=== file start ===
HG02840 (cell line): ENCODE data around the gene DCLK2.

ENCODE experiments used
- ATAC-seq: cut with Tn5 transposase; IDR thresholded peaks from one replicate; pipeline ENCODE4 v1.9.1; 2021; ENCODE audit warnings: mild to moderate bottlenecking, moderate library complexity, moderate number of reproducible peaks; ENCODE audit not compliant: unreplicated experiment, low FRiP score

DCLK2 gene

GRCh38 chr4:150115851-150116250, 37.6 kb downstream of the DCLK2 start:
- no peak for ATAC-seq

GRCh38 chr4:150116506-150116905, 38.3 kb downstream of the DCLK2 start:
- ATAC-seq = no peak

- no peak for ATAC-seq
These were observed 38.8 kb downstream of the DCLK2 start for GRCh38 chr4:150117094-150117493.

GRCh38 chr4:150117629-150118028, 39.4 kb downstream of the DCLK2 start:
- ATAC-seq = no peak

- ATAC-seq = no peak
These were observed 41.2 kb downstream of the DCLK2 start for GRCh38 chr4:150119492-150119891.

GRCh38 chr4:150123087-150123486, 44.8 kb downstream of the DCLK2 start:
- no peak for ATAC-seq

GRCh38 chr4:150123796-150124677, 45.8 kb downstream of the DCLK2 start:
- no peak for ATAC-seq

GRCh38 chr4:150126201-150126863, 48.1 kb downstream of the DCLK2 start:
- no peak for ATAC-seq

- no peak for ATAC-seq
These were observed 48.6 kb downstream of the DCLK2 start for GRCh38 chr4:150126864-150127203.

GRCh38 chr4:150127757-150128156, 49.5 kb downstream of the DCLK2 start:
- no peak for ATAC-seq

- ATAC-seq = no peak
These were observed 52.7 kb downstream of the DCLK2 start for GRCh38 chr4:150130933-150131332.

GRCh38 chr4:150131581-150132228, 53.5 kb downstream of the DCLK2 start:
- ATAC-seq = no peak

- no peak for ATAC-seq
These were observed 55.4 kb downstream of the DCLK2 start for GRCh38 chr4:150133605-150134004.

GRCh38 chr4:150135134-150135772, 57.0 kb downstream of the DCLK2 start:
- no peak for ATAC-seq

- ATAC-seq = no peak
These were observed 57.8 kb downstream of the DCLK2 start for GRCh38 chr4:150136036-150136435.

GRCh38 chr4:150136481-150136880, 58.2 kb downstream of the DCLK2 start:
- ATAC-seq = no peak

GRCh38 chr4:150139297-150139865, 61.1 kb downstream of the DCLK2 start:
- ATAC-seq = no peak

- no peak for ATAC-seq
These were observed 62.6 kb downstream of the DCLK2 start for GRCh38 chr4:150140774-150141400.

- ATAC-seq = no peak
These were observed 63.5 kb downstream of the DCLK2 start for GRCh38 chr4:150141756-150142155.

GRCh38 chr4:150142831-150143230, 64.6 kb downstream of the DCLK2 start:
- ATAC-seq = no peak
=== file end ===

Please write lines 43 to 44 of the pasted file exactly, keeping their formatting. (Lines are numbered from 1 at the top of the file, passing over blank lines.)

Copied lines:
GRCh38 chr4:150142831-150143230, 64.6 kb downstream of the DCLK2 start:
- ATAC-seq = no peak